Aesthetics and Interconnectedness of the Daśa-rūpakas, Upa-rūpakas, and Nṛtya Traditions - Part 1

Bharata, through the words of Brahmā, defines nāṭya thus – trailokyasyāsya sarvasya nāṭyaṃ bhāvānukīrtanam. Nāṭya or theatrical presentation is an artistic activity which captures the exalted imitation of the emotions of the three worlds[1]. Emotions are, after all, the very essence of life. According to the above definition, theatrical activity is not mere imitation of the world – it is not mere lokānukaraṇa; the aesthetic tradition of India requires a theatrical presentation to be anukīrtana or anuvyavasāya, i.e., exalted imitation. Though Bharata uses the term anukaraṇa (imitation) at a few places, it is evident from the treatise that anukīrtana is the sum and substance of Indian nāṭya tradition. Abhinava-gupta discusses this concept in quite some detail in his commentary, the Abhinava-bhāratī. The following is the summary: All forms of art derive their inspiration from the world; however, if art is only a dry imitation of the world, it becomes meaningless. Even in the cases where art is anukaraṇa, it must have the quality of the figure of speech called svabhāvokti[2], which captures special nuances of a subject or the details of an activity; also, svabhāvokti needs to look beyond the material utility of an object and should delineate its intimate properties; it should not delimit itself to gross, emotionally driven, and utilitarian description. In other words, for a human-centric activity to graduate into a form of art, the cittavṛttis – emotional landscape, which are rooted in love and hatred, need to be delineated in an impersonal manner; to do so, the artiste must overcome his personal ego – transcending personal ego makes the otherwise opaque emotions, transparent. To state it differently, the world, which is the raw material for anukaraṇa graduates into an impersonal emotional realm, through anukīrtanalokasattā becomes bhāvasattā through anukīrtana. To give an example, seven transparent colours consisting of VIBGYOR, when combined together in equal proportions results in the white shade.[3] However, if the very same seven colours are mixed together in their opaque forms, it results in the black shade. Thinking that using opaque colours can result in the white shade is akin to the feeling that anukaraṇa can result in Rasa-siddhi. (In this analogy, light that passes through transparent colours symbolises awareness or jñāna; art experience is Joy with awareness and is thus termed sattvodreka)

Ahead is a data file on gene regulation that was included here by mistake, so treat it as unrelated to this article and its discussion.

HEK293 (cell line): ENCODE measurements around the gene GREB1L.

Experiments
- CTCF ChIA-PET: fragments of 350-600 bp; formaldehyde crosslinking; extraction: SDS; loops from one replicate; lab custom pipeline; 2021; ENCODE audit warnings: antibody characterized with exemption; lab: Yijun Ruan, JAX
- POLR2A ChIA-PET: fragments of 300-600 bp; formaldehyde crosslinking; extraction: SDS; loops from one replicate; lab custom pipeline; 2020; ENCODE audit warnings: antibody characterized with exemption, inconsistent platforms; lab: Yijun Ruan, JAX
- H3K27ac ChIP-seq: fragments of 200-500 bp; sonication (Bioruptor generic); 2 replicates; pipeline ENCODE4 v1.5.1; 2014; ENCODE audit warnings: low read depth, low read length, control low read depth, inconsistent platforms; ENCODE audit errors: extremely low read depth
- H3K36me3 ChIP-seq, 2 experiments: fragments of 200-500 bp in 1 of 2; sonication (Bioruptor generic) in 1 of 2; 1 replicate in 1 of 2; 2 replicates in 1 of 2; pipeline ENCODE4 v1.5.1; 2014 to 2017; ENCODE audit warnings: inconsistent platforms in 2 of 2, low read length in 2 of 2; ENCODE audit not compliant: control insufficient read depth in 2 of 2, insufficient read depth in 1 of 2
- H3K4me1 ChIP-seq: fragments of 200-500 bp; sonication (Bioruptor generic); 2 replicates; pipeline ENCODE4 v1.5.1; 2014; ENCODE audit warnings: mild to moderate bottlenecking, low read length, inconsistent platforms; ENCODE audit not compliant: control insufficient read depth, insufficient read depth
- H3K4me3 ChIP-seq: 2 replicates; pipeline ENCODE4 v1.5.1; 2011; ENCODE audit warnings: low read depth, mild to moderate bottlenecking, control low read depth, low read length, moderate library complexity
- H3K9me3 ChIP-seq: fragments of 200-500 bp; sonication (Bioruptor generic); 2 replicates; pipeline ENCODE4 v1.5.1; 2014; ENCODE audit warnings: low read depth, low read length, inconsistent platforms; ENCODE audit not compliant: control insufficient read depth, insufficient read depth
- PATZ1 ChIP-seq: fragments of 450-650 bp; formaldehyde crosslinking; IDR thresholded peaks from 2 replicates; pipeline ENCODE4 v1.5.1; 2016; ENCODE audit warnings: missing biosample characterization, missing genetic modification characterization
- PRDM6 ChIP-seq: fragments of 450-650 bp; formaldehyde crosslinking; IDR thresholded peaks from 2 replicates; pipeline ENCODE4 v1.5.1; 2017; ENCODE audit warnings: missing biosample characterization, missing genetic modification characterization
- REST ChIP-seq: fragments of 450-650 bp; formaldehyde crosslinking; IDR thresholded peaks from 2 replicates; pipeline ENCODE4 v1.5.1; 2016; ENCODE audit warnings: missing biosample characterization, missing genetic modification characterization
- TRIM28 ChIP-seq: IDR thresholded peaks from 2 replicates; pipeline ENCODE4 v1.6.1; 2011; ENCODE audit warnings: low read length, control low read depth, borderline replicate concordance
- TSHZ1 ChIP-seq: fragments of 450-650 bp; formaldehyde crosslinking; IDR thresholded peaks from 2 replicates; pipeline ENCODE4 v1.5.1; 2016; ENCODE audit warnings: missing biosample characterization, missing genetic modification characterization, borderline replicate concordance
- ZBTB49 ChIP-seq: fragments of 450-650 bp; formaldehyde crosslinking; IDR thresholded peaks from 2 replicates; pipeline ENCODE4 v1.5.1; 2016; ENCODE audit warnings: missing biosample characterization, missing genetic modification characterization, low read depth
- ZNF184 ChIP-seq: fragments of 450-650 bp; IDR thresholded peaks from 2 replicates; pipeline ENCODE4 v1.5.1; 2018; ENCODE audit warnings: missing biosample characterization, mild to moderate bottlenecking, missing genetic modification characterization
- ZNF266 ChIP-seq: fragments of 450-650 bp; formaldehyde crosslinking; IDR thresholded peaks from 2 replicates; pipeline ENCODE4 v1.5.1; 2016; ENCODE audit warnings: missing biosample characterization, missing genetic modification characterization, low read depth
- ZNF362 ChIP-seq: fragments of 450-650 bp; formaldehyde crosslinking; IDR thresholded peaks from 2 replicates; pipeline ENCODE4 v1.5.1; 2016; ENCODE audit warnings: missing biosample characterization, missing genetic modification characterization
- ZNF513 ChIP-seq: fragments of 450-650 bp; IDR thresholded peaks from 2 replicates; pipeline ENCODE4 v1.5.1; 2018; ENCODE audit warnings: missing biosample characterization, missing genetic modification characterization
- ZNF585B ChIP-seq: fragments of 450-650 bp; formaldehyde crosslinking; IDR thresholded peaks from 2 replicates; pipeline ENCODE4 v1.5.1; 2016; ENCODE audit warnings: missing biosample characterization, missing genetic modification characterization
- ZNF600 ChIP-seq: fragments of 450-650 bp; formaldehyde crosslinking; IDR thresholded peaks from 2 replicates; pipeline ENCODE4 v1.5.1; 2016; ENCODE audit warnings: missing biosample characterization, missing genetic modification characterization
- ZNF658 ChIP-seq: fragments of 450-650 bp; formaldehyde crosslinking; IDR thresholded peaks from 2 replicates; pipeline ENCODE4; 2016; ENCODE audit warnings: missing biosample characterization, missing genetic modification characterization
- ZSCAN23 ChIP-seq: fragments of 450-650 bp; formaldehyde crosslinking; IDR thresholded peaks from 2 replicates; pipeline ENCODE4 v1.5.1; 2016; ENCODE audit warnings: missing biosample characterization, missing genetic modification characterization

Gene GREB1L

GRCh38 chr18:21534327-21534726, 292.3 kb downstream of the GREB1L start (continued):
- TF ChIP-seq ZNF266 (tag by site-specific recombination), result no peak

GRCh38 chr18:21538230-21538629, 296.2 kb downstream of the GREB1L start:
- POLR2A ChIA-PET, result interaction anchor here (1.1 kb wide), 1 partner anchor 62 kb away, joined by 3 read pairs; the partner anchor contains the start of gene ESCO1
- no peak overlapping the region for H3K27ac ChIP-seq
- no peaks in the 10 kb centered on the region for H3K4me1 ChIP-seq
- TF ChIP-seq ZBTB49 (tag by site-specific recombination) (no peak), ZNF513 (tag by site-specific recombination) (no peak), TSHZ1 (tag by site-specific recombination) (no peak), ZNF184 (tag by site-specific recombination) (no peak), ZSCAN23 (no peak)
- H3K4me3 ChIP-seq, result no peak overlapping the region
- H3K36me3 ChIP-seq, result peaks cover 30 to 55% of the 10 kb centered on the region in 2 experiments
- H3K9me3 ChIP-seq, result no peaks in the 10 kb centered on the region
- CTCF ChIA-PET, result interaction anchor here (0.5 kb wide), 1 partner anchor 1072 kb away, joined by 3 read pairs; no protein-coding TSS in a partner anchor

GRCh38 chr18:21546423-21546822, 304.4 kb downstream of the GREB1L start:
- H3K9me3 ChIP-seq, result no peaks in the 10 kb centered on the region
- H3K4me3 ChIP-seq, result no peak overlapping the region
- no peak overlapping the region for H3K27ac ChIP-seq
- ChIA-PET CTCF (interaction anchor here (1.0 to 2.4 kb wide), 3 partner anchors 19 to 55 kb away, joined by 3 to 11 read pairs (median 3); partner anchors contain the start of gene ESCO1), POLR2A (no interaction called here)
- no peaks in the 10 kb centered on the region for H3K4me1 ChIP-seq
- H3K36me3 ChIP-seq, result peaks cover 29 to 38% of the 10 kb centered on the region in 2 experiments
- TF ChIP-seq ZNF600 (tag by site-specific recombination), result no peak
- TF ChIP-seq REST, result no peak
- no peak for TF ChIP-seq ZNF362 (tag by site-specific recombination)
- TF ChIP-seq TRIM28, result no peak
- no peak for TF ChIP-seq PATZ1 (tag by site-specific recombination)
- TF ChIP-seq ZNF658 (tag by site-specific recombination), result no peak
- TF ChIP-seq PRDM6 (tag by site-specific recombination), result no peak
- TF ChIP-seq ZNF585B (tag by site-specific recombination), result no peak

While anukīrtana is the governing principle for classical arts, anukaraṇa is the path followed by crafts and applied arts. Activity that is based in anukaraṇa naturally lacks creativity and novelty. It can go stale and might not impress people for long. The path of anukaraṇa usually lacks dhvani – suggestion, and at times, may have a semblance of dhvani. On the other hand, anukīrtana leads to several layers of dhvani – the sublime path of evoking Rasa. Dhvani is rooted in vyañjanā-vṛtti and has the power of echoing – anuraṇana; i.e., it is born out of oblique expression and can lead to multiple aesthetic reverberations in the connoisseur’s heart. Therefore, it can kindle many shades of meaning through each of its reverberation and can lead to many different kinds of Rasa-experience. It transcends all material properties. It is akin to a well-cut diamond which results in multiple reflections – it fills the heart of the connoisseur with different colours at every instance and the colours together result in a sublime aesthetic experience. Anukaraṇa does not have these features – it is akin to the reflective ability of a lump of mud or a wooden plank.